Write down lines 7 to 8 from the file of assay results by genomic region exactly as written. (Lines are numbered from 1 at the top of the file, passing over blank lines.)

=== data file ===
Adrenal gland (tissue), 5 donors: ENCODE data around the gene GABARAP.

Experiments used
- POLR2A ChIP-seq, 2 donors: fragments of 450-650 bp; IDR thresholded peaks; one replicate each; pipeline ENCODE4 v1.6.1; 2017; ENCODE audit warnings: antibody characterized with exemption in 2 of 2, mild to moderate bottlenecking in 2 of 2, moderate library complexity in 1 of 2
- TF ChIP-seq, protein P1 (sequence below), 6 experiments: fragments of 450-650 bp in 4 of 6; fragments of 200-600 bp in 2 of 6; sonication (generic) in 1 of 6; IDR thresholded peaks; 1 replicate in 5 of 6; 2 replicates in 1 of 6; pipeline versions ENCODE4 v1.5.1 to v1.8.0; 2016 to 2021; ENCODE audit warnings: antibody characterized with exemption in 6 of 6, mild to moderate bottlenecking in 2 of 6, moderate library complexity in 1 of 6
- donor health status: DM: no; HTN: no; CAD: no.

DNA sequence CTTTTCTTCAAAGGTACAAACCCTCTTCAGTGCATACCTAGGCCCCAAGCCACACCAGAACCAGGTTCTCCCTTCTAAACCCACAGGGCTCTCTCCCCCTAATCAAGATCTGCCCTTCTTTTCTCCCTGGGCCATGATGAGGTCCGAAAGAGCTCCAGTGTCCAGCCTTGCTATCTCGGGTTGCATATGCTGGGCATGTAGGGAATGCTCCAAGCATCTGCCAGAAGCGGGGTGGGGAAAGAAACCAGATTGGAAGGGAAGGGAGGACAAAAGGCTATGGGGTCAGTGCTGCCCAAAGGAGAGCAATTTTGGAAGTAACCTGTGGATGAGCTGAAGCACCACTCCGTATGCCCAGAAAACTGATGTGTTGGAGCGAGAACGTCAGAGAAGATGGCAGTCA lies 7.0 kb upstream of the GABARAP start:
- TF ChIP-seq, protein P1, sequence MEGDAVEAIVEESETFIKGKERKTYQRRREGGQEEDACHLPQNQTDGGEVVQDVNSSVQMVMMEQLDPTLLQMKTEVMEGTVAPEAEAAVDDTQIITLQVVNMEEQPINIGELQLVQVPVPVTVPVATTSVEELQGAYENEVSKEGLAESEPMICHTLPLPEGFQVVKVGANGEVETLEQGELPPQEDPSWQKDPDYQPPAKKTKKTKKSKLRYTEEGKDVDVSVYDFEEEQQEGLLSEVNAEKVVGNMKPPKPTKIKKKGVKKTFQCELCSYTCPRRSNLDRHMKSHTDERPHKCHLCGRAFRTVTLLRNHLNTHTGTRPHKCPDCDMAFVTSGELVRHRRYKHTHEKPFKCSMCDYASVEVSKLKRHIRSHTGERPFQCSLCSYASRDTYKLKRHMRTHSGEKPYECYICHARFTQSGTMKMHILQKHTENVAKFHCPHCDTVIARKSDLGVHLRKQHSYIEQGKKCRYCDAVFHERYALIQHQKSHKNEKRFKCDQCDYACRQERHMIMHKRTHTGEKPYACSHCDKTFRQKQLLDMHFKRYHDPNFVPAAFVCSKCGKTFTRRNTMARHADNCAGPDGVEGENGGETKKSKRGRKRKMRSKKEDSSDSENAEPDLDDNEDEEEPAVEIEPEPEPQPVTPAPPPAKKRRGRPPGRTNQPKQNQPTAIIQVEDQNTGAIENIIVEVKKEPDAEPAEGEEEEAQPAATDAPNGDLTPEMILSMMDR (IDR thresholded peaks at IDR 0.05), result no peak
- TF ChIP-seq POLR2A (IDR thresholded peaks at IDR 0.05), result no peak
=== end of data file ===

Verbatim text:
- TF ChIP-seq, protein P1, sequence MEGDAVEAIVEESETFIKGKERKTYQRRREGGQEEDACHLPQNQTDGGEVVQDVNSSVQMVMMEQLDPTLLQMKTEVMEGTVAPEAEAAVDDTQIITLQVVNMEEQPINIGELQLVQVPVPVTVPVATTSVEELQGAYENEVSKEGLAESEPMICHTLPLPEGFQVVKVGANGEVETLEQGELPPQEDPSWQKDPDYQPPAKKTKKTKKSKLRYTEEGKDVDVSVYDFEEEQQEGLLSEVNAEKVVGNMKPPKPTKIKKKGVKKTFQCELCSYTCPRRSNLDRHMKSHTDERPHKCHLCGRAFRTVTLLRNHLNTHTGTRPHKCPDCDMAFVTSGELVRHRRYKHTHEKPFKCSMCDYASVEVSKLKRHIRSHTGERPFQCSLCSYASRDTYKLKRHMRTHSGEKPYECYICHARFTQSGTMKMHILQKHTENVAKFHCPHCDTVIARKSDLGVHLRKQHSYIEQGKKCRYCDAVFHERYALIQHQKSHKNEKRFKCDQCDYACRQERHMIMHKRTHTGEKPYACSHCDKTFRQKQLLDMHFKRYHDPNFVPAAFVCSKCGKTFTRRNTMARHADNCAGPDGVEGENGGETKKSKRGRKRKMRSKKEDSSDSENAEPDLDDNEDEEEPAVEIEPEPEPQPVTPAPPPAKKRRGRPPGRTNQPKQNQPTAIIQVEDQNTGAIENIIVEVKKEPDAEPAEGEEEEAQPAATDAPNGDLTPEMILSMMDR (IDR thresholded peaks at IDR 0.05), result no peak
- TF ChIP-seq POLR2A (IDR thresholded peaks at IDR 0.05), result no peak